In August we felt we couldn't just rely on miracles to pay for our storage, so we all have extra little jobs to make it possible. I believe the Lord rewards us for our effort. The kids and I have a paper route. It's very small and only makes about $10/month, but it's a way for the kids to help out. They aren't slaves though, they get to keep any tips for themselves and we also agreed to let them help us decide which storage foods to buy with the paper route money. So, we have chocolate milk, popcorn and dried strawberries, all earned by them. Nick also delivers pizza one night a week, which is just a few hours of time, but a couple hundred dollars will buy a lot of wheat!!!

Longer-Term Supply Speaking of of the best things I can do for my family's food storage is to learn how to use it. I know how to bake bread and though I don't do it all the time, at least I know that if the need arises I can do that. My family will be eating soft yummy bread, rolls and pancakes instead of a month or two of me baking bread that has the consistency of a rock, while I figure out how to cook and my family is hungry and relying on me. Other important cooking skills are home-canning and using dried beans and wheat.
Being in a condo, we don't have much of a garden. So, the past two years, I have helped my sister plant and take care of her garden, in return for half the produce. The winter months have been so hard because the price of produce seems so outrageous compared to simply picking what I want. Fruit trees and a garden are a great source of food! The cost of planting is so minimal compared with the harvest. And if you grow more than you eat, there are always others to share with.
The church cannery makes food storage simple, delicious and as inexpensive as possible. They are always completely organized and usually offer the best price. Everything is packaged in a safe way and you can count on that food lasting you for years without going bad. In September, we were able to obtain large amounts of food for a cheaper price somewhere else, so we borrowed a canning machine, which is free, and canned the food for less than what it would have cost at the cannery.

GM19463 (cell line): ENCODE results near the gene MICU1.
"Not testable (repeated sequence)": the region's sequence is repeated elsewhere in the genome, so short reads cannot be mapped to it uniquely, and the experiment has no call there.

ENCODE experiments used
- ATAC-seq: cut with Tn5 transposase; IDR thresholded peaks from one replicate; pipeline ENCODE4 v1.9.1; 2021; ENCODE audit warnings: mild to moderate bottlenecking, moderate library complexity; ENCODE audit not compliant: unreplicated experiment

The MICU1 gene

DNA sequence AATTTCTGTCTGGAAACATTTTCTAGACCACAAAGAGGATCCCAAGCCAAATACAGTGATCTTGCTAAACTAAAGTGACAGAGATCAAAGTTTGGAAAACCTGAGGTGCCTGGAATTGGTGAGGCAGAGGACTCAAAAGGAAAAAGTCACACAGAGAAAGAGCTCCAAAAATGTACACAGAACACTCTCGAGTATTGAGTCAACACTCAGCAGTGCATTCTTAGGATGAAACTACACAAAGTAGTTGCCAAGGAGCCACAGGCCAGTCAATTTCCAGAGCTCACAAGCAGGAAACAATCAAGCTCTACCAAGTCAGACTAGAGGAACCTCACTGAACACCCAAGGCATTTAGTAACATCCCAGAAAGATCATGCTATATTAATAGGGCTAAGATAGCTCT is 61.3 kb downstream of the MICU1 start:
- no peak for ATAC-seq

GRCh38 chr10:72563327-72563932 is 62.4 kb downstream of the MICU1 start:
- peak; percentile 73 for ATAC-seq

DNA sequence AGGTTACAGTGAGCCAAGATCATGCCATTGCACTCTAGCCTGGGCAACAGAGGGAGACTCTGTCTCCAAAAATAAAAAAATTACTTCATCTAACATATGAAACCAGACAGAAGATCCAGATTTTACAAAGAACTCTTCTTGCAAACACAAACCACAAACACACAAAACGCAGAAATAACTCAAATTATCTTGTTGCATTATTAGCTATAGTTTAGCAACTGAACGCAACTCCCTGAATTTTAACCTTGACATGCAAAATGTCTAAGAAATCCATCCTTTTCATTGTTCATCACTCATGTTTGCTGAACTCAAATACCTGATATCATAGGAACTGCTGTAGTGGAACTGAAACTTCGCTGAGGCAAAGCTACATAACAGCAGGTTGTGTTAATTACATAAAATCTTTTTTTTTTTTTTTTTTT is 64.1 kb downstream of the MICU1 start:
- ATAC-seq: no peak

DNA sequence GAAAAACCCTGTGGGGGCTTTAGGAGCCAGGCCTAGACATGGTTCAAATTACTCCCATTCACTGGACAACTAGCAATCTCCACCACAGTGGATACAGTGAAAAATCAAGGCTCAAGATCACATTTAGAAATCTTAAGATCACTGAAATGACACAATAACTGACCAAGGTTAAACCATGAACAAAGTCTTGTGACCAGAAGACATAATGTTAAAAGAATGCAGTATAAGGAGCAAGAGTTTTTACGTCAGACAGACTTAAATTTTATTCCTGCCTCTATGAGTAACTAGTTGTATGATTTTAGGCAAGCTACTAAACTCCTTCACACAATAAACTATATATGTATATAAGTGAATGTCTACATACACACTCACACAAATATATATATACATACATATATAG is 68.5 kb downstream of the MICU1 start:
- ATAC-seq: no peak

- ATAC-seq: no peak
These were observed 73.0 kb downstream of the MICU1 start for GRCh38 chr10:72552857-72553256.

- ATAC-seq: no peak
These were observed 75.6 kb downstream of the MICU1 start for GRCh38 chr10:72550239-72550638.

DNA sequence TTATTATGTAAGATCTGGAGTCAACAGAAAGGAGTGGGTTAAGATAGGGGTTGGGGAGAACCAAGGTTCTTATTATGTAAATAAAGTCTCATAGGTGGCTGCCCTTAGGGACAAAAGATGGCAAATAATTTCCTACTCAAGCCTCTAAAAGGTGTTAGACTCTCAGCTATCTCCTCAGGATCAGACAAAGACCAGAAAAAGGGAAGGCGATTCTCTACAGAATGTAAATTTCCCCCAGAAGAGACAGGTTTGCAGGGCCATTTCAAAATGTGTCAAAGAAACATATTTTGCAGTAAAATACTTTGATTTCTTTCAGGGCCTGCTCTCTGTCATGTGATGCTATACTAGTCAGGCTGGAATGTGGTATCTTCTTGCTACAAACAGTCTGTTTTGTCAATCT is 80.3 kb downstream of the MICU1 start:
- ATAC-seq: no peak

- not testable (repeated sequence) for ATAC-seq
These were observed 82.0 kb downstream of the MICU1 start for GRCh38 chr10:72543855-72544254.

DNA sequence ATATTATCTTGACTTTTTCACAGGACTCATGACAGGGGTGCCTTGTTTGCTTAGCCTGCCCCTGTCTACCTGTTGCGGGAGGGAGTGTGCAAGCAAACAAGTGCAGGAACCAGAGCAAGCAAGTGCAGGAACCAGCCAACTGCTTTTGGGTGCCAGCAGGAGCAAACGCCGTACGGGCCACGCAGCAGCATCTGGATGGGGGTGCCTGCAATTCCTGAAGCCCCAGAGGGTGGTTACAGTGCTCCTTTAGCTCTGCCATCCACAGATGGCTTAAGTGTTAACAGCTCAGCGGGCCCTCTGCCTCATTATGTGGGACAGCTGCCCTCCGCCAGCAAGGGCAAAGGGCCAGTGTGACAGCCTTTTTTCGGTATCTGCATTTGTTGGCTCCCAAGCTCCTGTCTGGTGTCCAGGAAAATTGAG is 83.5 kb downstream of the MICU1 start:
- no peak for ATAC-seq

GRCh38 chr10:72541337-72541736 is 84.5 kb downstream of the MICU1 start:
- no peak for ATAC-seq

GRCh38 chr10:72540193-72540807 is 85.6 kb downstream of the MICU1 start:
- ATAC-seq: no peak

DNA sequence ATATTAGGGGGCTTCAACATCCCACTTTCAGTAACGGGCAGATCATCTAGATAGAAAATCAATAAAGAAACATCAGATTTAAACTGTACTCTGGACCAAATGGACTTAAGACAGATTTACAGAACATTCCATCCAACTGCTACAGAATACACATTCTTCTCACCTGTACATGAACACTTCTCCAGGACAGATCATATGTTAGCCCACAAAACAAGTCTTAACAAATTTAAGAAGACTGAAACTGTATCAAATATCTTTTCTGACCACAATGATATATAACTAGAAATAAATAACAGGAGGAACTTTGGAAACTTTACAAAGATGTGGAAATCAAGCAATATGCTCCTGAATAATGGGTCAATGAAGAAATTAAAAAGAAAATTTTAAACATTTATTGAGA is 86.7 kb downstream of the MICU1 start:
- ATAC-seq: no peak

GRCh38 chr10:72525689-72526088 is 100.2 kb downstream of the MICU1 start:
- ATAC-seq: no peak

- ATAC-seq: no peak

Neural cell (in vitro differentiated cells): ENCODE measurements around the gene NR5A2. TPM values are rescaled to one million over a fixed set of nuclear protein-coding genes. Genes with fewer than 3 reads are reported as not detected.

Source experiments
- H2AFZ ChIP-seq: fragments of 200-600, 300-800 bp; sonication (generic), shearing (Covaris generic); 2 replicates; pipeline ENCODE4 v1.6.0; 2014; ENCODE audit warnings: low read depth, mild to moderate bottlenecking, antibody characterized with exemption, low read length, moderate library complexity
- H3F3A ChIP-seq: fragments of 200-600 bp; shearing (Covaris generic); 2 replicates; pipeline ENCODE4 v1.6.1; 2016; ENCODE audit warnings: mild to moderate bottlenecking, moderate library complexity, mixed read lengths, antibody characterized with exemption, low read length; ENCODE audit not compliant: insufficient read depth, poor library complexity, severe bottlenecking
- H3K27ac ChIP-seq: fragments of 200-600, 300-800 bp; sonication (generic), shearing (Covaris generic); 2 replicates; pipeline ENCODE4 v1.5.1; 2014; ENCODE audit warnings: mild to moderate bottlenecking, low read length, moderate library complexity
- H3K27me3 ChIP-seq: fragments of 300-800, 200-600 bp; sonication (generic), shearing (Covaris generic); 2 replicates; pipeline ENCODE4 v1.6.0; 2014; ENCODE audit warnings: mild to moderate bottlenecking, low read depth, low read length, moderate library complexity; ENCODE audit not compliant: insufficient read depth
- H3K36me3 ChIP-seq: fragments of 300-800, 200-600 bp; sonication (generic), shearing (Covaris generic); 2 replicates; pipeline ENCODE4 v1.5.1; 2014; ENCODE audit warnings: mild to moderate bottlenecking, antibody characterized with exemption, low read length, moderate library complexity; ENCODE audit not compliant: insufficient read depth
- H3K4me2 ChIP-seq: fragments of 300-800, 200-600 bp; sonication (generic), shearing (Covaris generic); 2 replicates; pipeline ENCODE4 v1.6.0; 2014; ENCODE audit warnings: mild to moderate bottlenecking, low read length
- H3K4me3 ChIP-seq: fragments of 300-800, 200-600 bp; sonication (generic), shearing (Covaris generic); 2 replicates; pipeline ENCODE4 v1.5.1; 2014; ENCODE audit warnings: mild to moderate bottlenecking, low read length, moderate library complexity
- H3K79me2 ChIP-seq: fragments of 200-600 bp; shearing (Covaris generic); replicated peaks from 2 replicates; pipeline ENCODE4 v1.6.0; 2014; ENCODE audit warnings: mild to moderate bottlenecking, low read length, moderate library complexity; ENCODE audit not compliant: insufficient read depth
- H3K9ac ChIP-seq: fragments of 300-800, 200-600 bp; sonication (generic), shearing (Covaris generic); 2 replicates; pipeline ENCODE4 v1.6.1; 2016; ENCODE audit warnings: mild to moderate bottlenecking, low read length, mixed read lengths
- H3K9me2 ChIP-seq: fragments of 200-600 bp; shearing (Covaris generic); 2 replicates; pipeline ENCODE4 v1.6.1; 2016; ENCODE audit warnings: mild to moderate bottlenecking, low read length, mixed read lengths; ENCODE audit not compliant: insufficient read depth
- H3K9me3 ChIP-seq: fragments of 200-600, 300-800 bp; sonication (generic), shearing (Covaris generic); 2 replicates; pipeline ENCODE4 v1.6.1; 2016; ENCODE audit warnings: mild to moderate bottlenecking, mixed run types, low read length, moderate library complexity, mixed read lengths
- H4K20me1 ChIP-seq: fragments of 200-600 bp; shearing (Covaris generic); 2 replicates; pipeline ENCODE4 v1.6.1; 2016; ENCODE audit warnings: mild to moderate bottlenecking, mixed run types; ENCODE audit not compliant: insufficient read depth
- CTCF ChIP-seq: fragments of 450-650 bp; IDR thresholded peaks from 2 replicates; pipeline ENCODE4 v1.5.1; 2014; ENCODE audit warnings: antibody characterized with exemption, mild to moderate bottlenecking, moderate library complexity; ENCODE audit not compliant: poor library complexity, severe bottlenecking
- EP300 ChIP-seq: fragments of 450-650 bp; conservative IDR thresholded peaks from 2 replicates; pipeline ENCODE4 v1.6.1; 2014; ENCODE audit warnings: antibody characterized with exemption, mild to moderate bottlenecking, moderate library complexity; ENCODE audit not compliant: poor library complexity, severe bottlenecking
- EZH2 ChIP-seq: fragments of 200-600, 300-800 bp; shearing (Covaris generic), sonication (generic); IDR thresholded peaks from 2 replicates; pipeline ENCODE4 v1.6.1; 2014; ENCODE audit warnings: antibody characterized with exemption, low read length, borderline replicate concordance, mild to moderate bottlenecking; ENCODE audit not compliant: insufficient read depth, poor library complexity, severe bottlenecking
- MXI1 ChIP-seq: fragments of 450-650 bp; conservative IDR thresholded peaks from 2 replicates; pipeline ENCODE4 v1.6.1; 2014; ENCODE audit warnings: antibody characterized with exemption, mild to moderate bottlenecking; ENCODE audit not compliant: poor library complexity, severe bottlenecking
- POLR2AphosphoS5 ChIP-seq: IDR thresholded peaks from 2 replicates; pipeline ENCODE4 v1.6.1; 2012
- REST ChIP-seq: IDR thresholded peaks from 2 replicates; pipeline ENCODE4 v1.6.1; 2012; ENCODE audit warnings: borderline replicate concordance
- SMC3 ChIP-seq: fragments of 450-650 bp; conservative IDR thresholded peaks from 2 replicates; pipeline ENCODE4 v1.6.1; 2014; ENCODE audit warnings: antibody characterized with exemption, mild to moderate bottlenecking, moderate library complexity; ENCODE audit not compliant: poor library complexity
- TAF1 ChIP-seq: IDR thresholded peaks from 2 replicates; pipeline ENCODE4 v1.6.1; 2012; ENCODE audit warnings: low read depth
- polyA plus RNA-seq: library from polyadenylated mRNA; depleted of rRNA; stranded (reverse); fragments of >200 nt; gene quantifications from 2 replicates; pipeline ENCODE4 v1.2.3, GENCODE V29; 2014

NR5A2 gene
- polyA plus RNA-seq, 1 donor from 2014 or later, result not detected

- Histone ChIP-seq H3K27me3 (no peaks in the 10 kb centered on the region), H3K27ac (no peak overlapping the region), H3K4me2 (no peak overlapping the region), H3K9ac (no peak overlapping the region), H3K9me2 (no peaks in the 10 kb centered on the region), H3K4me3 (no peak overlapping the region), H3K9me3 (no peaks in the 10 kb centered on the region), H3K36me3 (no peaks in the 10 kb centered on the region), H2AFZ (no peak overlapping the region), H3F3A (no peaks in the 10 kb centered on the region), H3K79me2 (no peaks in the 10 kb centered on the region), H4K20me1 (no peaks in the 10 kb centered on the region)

72 hour kits Each person in our family has a backpack with typical 72-hour kit items and an old ice cream bucket with food. Because I have a tendency to fill them and then forget about them for a few years, we decided to check them twice a year at conference time. I pull them out a few days early and determine which foods will be expire or need to be replaced. Then the kids get to snack on the juice boxes, crackers and granola bars during General Conference.
I have also printed and attached a paper to each bucket and backpack. It has the person's picture, name and emergency contact information. So the kids know which bucket is theirs and also, so that if we are ever separated in an emergency, they have the information with them to help them find us.

So you can see how, with little space and even less money, we have been able to prepare our family for what may lie ahead. It didn't happen overnight, but with consistent effort and faith in the Lord, it is possible and it will bring immeasurable comfort and peace to our home.
(Source: Angie)